My girlfriend and I spent the Christmas holiday in Vancouver, Canada this year. While there, we visited a bunch of nice sites, saw a good band, and ate some great food. On our last day in the city—Tuesday, which was also Boxing Day—we ate at Joe Forte's, an airy steakhouse just off the city's main tourist avenue, Robson Street. I was craving a hamburger and figured Forte's, which bills itself as a chophouse, was the place to go. My girlfriend ordered a steak sandwich, cooked medium. I ordered the burger, cooked medium. My burger was great in every single way possible except for the fact it wasn't cooked the way I'd requested. And that wasn't because the restaurant erred. Instead—as I was warned after ordering my burger medium—it's due to an awful Canadian law that says all restaurant hamburgers must be cooked until no longer pink. Even my response when our great server asked if we had any food allergies—"Overcooked burgers," I replied—got me no closer to a burger cooked my way. I have no doubt this regulation probably prevents some handful of harmful or even fatal cases of foodborne illness, which can occur if pathogens that may appear in ground beef are not killed off by cooking the beef to an internal temperature of at least 160F. But as a regulation, it's as arbitrary a decision as banning raw animal products such as oysters and sushi, raw produce such as sprouts and melons, and countless other foods that are definitely legal in Canada. In other words, the medium-hamburger ban is both dumb and wrong. With respect to its burgers, then, Canada is very different than the United States, where diners ordering a medium burger might notice a menu warning cautioning against eating some raw or lightly cooked foods. But if one looks past the specifics of that law, they'll notice Canada, just like the United States, has lots of terrible food laws, along with its share of food controversies. For example, I wrote last December about an awful proposal by lawmakers in Montreal to ban new restaurants, in a bid to protect existing ones. And in 2011 I blogged about a Canadian Wheat Board monopoly in Western Canada. When—in the course of writing my recent book, Biting the Hands that Feed Us: How Fewer, Smarter Laws Would Make Our Food System More Sustainable—I was looking for a foreign analog to an awful USDA enforcement action that forced an exceptional American sausage producer out of business, I found I needed look no further than Canada. Those are just a few of Canada's dumb food laws. I also learned this week about one of its stranger ongoing food controversies, which Canada's Globe and Mail reports was just settled after a decades-long fight. The battle concerns Prosciutto di Parma, the tasty cured Italian meat, and use of the word "Parma" to describe the food in Canada. The Italian term "di Parma" literally translates as "from Parma." When used in conjunction with prosciutto, it refers to prosciutto that's both from Parma and that meets the EU definition of "Prosciutto di Parma," a specifically defined term that's known as a protected designation of origin. The truly mind-numbing 83-page EU protected designation of origin rules for what is and isn't "Prosciutto di Parma," adopted in 1992, include the most tedious minutiae about pig breeds, feeding, slaughter, geographic boundaries, altitude, and the like. They also include nausea-inducing language like this: "The envisaged quantitative programming of protected production has to be integrated in a synergetic way with the qualitative classification requirements already introduced by the protection rules (qualitative analytical parameters that uniquely characterize Parma Ham and the production requirements in pig breeding)." Despite these fastidious and obnoxious EU rules, it turns out it's been illegal for Italian producers of Prosciutto di Parma to refer to their product as "Prosciutto di Parma" in Canada. That's because Canada's [...]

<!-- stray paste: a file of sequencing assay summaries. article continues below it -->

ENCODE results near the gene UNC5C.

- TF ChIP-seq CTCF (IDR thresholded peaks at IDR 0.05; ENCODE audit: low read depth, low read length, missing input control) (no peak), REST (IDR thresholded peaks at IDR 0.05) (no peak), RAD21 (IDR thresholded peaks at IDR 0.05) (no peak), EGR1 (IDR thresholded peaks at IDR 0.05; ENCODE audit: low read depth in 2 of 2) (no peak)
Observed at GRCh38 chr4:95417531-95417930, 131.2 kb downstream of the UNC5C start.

Brickbat: You Can't Say That on Television

Fri, 29 Dec 2017 04:00:00 -0500